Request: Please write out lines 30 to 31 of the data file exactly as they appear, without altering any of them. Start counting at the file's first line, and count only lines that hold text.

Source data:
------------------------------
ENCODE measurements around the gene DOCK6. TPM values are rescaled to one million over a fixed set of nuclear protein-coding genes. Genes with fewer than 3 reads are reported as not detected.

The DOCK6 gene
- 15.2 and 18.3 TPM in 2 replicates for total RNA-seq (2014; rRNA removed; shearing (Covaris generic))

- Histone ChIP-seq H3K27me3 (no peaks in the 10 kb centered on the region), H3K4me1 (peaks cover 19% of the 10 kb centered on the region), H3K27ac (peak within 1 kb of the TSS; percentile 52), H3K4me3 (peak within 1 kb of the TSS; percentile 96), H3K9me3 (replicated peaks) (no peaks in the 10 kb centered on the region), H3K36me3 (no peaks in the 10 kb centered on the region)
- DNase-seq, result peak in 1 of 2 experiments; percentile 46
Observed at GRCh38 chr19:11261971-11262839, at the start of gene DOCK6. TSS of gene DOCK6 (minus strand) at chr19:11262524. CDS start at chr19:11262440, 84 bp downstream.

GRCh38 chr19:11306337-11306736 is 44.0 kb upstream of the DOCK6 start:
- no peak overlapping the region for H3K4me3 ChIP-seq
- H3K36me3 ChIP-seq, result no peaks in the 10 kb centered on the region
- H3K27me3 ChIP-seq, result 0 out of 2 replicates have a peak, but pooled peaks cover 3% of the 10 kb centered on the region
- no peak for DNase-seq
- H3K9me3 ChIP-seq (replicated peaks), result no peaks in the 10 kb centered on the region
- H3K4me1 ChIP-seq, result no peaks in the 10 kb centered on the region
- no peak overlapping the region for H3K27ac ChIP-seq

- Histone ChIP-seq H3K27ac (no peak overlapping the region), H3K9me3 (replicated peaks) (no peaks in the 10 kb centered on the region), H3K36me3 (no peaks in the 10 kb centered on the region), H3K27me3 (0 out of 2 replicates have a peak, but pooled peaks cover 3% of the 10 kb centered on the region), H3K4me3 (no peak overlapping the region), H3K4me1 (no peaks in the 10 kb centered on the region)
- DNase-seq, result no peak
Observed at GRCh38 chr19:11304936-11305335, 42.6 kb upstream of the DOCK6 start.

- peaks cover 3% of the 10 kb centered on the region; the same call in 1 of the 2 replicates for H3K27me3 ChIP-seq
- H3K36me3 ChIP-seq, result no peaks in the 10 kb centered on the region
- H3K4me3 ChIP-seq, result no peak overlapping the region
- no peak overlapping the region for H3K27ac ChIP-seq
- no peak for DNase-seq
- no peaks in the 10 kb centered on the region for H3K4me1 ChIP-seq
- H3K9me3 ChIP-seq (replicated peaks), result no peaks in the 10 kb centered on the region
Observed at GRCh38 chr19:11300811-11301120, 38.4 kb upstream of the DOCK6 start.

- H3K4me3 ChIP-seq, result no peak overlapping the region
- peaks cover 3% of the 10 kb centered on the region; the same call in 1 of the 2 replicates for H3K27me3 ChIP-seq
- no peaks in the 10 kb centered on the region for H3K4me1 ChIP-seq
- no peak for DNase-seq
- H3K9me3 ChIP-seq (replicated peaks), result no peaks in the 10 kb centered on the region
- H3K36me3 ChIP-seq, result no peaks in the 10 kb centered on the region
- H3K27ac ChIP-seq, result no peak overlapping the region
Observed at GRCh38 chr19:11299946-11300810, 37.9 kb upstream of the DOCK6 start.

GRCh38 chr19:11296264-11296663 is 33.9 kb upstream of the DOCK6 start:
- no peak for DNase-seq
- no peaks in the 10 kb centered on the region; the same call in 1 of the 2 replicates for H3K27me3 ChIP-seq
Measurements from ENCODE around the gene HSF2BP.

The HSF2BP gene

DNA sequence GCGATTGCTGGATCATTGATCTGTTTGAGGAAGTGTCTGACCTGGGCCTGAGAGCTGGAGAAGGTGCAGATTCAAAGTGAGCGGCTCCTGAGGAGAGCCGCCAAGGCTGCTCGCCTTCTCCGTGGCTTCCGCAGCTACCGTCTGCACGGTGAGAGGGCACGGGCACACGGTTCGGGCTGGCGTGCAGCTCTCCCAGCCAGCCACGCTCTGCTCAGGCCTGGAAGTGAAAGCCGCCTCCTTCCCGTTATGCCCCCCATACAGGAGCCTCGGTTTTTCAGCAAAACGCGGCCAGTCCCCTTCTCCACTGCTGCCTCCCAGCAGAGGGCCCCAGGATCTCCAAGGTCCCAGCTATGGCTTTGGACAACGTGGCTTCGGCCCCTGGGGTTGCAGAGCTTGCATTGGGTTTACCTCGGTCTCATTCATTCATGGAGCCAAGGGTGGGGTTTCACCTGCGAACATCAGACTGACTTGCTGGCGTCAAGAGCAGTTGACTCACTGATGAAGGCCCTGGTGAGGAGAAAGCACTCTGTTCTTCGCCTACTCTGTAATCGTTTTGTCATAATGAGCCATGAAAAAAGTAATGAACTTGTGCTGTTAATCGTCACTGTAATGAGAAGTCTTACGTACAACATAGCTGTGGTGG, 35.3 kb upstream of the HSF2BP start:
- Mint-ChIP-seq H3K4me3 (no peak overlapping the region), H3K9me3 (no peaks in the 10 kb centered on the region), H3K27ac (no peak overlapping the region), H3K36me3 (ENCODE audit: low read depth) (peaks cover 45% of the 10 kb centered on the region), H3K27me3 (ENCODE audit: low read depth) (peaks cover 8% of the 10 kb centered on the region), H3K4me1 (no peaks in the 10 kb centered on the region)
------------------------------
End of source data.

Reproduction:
- H3K9me3 ChIP-seq (replicated peaks), result no peaks in the 10 kb centered on the region
- H3K36me3 ChIP-seq, result no peaks in the 10 kb centered on the region